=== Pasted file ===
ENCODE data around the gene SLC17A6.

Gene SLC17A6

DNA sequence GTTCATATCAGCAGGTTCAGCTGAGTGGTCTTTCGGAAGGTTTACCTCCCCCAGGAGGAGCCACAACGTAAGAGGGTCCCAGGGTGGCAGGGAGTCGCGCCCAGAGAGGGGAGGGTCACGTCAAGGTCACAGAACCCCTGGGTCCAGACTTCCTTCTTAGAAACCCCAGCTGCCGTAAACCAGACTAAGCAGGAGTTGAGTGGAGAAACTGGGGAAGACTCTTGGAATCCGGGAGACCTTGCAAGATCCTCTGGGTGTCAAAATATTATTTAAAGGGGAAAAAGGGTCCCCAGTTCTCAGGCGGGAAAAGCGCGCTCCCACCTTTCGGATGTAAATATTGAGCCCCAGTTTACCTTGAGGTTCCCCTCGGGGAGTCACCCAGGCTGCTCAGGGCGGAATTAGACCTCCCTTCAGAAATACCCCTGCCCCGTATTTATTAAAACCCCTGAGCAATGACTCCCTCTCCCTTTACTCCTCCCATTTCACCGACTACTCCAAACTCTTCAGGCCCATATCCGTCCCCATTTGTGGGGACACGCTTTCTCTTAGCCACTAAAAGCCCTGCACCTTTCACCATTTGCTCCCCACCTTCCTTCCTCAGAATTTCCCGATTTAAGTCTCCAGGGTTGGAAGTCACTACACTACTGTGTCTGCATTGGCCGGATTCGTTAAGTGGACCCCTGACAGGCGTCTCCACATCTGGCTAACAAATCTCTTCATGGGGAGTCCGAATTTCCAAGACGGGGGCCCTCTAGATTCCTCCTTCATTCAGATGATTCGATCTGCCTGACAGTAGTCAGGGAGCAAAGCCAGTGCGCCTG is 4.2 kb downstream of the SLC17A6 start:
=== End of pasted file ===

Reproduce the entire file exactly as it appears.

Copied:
ENCODE data around the gene SLC17A6.

Gene SLC17A6

DNA sequence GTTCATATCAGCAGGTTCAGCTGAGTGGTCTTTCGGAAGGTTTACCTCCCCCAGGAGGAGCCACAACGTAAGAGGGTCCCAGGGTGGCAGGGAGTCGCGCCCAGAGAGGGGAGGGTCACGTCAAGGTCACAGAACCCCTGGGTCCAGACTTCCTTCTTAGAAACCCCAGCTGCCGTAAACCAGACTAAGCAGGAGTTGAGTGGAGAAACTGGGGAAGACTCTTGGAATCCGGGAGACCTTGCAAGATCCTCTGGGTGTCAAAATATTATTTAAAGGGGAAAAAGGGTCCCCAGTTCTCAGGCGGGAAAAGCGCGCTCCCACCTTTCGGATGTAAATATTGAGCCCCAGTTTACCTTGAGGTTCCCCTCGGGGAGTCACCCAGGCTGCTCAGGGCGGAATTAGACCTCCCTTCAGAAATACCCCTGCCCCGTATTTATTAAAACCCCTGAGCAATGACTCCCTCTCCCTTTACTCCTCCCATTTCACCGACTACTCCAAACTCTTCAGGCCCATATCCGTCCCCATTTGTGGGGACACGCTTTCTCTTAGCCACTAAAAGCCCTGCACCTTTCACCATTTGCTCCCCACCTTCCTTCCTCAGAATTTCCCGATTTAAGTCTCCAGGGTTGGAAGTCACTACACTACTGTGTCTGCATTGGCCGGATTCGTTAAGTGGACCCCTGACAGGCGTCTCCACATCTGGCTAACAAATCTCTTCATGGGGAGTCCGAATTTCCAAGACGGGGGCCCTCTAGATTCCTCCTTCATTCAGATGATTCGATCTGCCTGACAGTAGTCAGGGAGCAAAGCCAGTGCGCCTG is 4.2 kb downstream of the SLC17A6 start: